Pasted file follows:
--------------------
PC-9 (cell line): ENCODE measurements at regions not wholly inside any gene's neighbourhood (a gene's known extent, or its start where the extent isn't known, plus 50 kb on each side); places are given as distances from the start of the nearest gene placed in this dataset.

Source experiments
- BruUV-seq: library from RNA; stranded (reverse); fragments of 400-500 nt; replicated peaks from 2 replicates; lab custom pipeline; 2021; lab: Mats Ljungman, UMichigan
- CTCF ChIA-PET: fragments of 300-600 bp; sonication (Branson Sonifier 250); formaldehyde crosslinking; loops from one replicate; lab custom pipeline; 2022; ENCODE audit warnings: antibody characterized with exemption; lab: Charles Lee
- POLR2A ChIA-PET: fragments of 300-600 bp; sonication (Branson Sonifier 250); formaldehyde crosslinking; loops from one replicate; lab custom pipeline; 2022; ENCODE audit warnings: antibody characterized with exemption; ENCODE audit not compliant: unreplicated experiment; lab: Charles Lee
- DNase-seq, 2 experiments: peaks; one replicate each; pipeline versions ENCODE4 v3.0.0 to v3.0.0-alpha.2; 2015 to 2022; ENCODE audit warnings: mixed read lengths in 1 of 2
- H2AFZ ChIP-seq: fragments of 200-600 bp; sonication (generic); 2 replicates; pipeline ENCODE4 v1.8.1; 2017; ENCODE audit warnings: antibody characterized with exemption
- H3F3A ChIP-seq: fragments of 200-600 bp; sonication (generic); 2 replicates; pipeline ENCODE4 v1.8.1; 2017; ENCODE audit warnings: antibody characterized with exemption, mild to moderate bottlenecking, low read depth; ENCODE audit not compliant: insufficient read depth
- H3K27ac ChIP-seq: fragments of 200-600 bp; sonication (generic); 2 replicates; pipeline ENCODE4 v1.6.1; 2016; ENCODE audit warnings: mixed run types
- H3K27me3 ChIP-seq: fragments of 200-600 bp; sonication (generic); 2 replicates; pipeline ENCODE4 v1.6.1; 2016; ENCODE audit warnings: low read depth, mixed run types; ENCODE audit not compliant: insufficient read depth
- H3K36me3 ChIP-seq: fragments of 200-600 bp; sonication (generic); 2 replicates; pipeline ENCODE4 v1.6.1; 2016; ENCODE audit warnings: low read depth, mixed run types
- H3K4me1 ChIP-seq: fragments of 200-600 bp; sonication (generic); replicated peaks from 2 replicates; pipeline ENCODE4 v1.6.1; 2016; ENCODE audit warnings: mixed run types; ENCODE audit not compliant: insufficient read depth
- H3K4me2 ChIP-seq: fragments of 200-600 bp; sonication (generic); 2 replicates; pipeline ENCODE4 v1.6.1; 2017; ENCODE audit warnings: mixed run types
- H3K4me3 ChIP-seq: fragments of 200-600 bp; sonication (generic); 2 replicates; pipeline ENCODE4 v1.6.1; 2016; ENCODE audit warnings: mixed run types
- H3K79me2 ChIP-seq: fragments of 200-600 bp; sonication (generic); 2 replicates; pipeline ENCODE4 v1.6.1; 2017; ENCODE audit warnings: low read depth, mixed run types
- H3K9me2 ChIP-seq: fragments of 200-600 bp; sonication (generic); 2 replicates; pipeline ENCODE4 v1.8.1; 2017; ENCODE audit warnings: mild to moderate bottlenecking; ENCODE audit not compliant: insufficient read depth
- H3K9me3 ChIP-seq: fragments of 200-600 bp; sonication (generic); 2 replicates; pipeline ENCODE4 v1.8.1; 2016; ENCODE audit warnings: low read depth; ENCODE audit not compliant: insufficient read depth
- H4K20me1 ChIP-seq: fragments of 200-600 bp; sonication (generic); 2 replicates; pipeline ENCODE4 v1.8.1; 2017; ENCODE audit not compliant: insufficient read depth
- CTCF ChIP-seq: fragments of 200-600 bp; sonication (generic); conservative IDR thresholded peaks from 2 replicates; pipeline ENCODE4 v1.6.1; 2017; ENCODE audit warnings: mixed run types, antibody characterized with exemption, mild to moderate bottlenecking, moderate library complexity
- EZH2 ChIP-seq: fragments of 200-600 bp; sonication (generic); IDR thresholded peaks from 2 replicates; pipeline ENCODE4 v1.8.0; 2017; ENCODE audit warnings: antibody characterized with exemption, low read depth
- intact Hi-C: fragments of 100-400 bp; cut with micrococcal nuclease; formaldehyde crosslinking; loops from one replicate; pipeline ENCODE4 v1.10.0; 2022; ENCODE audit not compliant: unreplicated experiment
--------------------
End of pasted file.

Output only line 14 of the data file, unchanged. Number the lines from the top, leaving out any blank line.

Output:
- H3K4me3 ChIP-seq: fragments of 200-600 bp; sonication (generic); 2 replicates; pipeline ENCODE4 v1.6.1; 2016; ENCODE audit warnings: mixed run types